Be an equity leader! Work proactively to increase equity and inclusivity in your department, and respond constructively if problems arise.
Advertise colloquium talks given by researchers from minoritized groups to as broad an audience as is appropriate. Ask speakers from minoritized groups if they’d be interested in giving a second talk geared towards graduate and/or advanced undergraduates, or participating in an informal Q&A session with students. If they’re interested, work with the relevant student organizations to promote the event. Events of interest to a relatively broad audience can be submitted to the campus events calendar.
Your department’s standards must be consistent and compatible with divisional standards and campus wide policies, including the faculty and student codes of conduct, but can and should address situations and potential issues specific to your program. Clarify key DEI terminology and concepts―particularly those with both technical and colloquial meanings―using links to appropriate resources.
Strive to increase knowledge of and respect for community standards among all members of your department―faculty, staff, graduate students, and undergraduates. Your statements and actions as chair will communicate the importance of equity and inclusivity in your program. The Science Division
DEI committee and the UCSC DEI Office can assist you in developing your department’s community standards and enhancing buy-in within your department.
Position in the organizational hierarchy, identities (especially race and gender), personality, and communication style all influence participation and impact in meetings unless there are intentional efforts to make space for everyone. Implement and consistently enforce checks and balances that ensure that everyone can speak and be heard, especially when decisions need to be made. Call out “I know this won’t be worth listening to” displays (e.g. ostentatious transitions from participation to checking email or reading unrelated papers) and ‘bropriation’ (observations or suggestions made by a woman are summarily rejected, but lauded when repeated a few minutes later by a man).
Ideas that are shared in meetings can be interpreted in many ways. When one person creates the meeting minutes, some viewpoints may be excluded or misinterpreted. Collaboratively create a shared document, rather than limiting participant input to revision of draft minutes.
When reviewing proposals for new courses, consider accessibility of materials (e.g., captioning of videos, screen reader-compatible media) and activities (will all students be able to participate fully in-class group activities and wet labs, and if not, what alternatives will be available). Building universal design into a course is typically easier and more effective than “aftermarket” modification.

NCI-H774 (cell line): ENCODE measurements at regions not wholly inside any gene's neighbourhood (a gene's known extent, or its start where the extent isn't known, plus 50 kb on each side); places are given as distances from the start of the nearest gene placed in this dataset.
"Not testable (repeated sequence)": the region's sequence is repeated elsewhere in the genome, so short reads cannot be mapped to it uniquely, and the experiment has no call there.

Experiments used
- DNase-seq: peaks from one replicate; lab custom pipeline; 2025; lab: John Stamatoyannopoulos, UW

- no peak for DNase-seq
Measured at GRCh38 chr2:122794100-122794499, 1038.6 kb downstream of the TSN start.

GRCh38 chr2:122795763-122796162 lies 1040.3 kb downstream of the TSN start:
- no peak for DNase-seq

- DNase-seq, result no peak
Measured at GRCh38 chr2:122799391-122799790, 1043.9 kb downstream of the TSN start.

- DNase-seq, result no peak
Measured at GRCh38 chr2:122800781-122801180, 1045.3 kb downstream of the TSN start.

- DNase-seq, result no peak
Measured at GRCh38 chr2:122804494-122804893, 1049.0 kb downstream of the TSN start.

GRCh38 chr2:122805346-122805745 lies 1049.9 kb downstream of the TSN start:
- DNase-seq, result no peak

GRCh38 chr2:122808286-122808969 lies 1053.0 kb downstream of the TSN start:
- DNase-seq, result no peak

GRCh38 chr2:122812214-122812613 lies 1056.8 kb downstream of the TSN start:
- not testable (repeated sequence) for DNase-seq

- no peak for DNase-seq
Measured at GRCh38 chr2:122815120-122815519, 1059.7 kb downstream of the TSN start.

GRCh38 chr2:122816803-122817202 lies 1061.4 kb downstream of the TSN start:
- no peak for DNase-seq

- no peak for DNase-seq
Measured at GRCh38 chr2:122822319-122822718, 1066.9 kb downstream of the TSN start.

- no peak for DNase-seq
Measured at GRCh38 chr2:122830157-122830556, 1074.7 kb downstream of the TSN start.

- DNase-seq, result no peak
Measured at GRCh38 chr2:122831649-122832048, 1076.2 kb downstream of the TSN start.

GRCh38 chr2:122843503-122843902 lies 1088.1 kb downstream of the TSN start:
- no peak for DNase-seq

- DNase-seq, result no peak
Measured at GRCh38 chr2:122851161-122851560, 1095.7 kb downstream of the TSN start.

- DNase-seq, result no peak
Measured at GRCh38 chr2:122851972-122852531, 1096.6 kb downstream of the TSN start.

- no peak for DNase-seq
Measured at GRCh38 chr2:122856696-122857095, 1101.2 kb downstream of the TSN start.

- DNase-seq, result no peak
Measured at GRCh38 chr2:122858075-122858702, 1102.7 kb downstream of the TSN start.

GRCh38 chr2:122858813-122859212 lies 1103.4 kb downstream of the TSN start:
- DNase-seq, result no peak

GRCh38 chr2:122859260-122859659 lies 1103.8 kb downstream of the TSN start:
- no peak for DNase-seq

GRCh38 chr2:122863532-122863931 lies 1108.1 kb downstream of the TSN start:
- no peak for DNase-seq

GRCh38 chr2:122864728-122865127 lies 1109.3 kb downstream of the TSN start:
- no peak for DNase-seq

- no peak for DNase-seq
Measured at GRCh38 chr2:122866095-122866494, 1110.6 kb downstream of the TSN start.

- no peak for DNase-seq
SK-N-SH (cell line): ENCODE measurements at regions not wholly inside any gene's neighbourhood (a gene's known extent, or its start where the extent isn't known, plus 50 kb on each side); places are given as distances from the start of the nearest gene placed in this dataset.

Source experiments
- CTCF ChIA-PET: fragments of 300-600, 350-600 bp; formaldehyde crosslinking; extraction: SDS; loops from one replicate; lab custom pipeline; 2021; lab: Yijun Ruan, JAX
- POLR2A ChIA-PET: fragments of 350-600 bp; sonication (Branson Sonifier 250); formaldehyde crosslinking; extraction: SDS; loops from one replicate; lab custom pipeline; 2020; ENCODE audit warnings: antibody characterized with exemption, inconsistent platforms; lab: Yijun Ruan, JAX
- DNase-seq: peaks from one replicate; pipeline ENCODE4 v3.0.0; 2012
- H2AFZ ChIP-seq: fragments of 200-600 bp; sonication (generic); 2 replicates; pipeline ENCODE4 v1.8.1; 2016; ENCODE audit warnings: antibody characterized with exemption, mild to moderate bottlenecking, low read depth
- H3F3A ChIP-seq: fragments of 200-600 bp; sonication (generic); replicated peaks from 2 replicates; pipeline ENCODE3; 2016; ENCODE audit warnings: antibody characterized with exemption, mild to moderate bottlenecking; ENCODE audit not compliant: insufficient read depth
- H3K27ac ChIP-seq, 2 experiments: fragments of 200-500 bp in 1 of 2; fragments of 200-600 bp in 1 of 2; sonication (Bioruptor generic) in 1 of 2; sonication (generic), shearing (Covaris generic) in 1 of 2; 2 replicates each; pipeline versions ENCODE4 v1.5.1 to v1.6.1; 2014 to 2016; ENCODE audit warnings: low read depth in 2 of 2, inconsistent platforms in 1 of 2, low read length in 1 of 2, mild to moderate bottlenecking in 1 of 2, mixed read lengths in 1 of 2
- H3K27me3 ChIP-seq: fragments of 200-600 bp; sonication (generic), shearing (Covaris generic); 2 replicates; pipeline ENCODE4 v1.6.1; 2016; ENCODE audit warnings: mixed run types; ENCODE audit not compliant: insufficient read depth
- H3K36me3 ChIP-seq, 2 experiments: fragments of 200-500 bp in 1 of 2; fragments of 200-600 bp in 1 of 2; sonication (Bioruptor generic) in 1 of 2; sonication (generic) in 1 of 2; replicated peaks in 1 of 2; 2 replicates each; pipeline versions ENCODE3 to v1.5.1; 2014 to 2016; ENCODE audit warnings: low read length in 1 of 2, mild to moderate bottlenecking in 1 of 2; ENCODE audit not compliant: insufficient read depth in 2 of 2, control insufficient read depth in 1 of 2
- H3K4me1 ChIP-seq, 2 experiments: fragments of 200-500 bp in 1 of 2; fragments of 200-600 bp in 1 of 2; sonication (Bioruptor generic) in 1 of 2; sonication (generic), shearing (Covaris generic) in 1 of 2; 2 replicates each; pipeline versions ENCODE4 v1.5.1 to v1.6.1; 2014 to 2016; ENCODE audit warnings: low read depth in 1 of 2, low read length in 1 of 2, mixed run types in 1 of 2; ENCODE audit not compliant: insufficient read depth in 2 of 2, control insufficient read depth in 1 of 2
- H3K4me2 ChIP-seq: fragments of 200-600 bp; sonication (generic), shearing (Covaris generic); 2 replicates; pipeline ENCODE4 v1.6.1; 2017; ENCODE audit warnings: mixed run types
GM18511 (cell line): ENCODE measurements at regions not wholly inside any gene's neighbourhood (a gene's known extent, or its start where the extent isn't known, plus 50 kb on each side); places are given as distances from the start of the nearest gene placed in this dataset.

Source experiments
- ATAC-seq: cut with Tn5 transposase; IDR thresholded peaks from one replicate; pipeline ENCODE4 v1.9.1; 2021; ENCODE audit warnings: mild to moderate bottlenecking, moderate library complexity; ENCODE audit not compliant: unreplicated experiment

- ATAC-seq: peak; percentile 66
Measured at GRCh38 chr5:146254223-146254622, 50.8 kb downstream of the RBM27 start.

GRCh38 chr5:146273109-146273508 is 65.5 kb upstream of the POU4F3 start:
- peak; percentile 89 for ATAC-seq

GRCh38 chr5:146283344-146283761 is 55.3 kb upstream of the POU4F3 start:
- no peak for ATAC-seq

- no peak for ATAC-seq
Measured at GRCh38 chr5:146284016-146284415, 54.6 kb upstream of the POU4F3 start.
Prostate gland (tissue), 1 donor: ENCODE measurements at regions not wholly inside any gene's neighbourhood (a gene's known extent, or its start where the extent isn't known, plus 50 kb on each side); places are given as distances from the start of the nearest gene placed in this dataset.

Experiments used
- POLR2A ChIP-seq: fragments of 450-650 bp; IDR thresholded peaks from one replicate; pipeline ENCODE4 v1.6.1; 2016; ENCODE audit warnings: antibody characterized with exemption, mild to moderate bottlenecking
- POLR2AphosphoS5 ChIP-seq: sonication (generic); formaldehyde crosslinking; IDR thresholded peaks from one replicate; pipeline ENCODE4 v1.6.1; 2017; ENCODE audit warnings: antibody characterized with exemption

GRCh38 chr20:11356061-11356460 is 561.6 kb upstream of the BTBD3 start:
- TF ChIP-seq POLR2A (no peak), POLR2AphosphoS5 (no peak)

Encourage your faculty to explore funding opportunities for course development, e.g. Project REAL (Redesigning for Advancing Equity and Learning) and UC Online Education. Coordinate proposal preparation with curriculum planning; verify that new courses or course redesigns will be compatible with other courses in core pathways. If multiple versions of a single course will be offered, and/or multiple instructors will teach the same course, ensure that all offerings will mesh smoothly, and cultivate instructor buy-in before committing to a redesign.
Faculty contributions to diversity
APM-210 is a powerful tool for recognizing and rewarding faculty members’ DEI work, and motivating faculty with limited DEI contributions to up their game. UCOP guidelines are summarized in Evaluating Contributions to Diversity for Faculty Appointment and Promotion Under APM-210.
Teaching courses with diverse student populations is not a priori a significant contribution to diversity; it’s part of being faculty at a HSI. Instructors should employ pedagogy that supports equity and inclusivity, and should document those aspects of their teaching in their file.
The “minority tax”
Faculty and staff from minoritized groups frequently bear a disproportionately large burden of DEI service (e.g., mentoring of students from minoritized groups, committee work, outreach efforts). Proactively check in with faculty and staff before personnel actions or performance appraisals to identify possible workload inequities related to DEI issues and discuss possible strategies for recognizing the importance of that work and the impact of that service on their performance of their other duties.
In addition to ensuring equitable advancement for faculty in your department, work with department members and the Division to remediate past inequities. The UC Faculty Salary Equity Studies and Career Equity Review (APM-412) process can help you to identify past patterns of inequitable advancement.
Family friendly policies
Ensure that personnel actions and performance appraisals are compliant with UC’s family friendly policies regarding family, medical, childbearing or parental leave, temporarily stopping the clock, or deferring a personnel review.